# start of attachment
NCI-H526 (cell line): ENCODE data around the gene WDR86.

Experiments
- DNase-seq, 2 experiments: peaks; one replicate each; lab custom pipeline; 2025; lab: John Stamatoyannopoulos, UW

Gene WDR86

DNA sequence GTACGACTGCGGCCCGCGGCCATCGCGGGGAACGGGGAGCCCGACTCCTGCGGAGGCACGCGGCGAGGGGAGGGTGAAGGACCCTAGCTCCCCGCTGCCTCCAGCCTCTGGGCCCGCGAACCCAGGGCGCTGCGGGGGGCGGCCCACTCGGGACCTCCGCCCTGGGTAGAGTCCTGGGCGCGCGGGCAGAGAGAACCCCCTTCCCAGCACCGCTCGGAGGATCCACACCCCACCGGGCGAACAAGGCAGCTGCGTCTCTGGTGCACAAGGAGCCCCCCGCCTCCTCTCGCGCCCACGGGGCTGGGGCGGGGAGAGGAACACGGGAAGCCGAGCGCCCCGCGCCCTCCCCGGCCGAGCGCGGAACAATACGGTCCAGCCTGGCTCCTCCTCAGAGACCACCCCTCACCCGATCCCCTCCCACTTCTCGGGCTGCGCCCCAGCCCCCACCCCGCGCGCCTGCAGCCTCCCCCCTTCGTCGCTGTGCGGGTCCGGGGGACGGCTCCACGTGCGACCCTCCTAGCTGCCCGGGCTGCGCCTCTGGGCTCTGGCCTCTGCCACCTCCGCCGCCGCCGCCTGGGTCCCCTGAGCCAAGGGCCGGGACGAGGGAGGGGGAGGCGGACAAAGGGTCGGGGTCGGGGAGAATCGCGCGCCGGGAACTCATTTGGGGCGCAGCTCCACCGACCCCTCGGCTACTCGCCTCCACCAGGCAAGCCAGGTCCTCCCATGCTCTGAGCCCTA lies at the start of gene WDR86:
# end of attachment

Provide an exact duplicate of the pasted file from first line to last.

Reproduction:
NCI-H526 (cell line): ENCODE data around the gene WDR86.

Experiments
- DNase-seq, 2 experiments: peaks; one replicate each; lab custom pipeline; 2025; lab: John Stamatoyannopoulos, UW

Gene WDR86

DNA sequence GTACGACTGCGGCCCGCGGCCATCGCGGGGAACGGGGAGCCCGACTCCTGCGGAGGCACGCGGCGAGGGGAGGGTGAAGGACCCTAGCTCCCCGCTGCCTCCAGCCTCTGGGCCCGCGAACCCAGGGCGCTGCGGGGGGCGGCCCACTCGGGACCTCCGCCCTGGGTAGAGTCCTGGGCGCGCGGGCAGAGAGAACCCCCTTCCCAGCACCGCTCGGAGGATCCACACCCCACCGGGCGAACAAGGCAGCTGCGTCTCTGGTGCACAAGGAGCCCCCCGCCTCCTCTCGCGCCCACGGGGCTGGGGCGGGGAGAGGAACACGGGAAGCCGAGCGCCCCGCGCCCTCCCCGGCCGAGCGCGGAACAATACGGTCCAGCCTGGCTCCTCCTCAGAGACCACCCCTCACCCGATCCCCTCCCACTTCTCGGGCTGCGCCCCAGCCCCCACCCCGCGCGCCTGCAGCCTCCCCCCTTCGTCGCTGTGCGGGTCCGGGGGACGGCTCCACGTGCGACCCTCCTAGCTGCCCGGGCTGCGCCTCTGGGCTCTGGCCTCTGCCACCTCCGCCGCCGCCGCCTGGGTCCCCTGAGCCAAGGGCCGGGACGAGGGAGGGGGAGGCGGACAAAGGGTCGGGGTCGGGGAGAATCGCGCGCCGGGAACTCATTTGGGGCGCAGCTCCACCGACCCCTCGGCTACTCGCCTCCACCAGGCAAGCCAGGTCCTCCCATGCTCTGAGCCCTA lies at the start of gene WDR86: